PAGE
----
In September, the European Commission will present a new legislative proposal for a “universal charger” for smartphones.
This is an issue that the European Commission has been dragging on for several years without making any progress on this issue. Indeed, in 2020, the debate was re-launched when the European Parliament voted overwhelmingly to adopt a universal charger. The main advantages put forward are reduced environmental waste and user convenience.
During the recent debates in Parliament, the avenues that MEPs have exploited have been quite diverse: introducing a single charger (a controversial and sensitive topic, since there are likely different interpretations of the term “single charger”); Ensure that consumers no longer automatically buy a new charger when they buy a new phone; Enhanced wireless charging; Or even recycle more chargers and cables.
in a Effect study Released in 2019, my favorite options were to force the USB-C port on smartphones and make sure all chargers were interchangeable. At that time, 50% of charging cables sold with cell phones had a micro-B USB connector, 29% a USB-C connector, and 21% a Lightning connector.
So this new proposal is likely to be a concern for Apple above all else, given that Android smartphone manufacturers have already embraced USB-C. Apple is currently the only one that uses the Lightning port on its iPhones. There is a USB-C port at the level of the power adapter, but this is clearly not enough in the eyes of the European Commission.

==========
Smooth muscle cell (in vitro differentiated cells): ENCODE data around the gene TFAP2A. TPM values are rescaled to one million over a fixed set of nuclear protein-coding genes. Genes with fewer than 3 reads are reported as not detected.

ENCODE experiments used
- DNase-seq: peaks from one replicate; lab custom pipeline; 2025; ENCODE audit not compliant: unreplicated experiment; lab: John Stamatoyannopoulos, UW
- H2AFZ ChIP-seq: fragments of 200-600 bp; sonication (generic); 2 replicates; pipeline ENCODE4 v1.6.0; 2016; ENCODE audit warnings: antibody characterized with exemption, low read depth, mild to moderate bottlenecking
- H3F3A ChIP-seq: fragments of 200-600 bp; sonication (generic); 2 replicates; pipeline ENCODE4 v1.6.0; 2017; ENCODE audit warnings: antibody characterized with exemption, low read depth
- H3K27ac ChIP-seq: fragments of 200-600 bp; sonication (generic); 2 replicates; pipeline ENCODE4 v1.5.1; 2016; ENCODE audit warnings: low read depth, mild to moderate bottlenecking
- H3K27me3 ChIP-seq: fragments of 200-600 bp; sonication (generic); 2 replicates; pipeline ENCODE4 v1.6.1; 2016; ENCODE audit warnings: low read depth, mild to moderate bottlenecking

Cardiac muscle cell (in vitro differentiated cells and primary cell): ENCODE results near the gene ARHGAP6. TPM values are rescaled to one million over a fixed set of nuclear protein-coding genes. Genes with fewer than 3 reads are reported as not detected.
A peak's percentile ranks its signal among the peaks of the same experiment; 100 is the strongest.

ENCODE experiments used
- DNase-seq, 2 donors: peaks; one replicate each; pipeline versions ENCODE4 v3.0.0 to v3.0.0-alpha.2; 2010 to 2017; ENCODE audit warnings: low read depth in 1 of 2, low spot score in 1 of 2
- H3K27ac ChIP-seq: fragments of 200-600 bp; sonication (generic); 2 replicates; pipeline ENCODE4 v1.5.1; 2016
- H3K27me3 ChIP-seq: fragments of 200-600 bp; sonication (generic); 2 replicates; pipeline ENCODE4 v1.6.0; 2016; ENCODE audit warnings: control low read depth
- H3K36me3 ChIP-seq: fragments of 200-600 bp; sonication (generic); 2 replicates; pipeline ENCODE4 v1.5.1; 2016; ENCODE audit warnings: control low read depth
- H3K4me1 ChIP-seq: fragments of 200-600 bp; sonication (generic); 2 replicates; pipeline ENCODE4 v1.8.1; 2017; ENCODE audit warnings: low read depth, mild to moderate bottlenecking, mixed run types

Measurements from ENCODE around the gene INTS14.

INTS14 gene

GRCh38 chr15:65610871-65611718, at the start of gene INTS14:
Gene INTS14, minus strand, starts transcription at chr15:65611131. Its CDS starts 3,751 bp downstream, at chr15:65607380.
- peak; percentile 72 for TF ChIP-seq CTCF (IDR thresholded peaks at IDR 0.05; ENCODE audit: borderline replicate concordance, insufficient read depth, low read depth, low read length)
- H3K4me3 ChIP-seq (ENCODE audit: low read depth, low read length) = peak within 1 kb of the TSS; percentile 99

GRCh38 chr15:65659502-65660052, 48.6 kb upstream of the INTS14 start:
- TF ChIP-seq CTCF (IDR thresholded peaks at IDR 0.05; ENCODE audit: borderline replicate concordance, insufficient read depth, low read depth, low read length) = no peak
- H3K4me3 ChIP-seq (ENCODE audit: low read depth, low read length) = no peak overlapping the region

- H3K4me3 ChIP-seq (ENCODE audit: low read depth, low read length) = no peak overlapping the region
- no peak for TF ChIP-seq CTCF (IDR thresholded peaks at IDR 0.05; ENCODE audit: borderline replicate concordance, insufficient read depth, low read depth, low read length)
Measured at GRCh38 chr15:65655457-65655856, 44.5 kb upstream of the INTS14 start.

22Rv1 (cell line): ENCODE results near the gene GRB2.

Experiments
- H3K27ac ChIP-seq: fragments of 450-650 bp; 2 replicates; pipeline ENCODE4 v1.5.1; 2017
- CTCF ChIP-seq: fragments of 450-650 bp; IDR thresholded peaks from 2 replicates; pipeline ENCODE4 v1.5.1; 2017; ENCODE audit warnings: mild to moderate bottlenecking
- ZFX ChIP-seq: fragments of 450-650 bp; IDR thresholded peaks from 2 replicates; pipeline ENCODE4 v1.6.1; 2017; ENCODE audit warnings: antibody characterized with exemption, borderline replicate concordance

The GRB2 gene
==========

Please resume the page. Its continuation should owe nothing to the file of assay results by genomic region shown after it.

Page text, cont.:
Previously, Apple had already defended and explained regarding the use of the Lightning port in its iPhone: “ We believe regulations requiring the type of connector built into all smartphones to comply stifle rather than encourage innovation, and will hurt European consumers and the economy as a whole. ».
Will Apple have to review its version and ditch the Lightning port? The answer is in the coming weeks…
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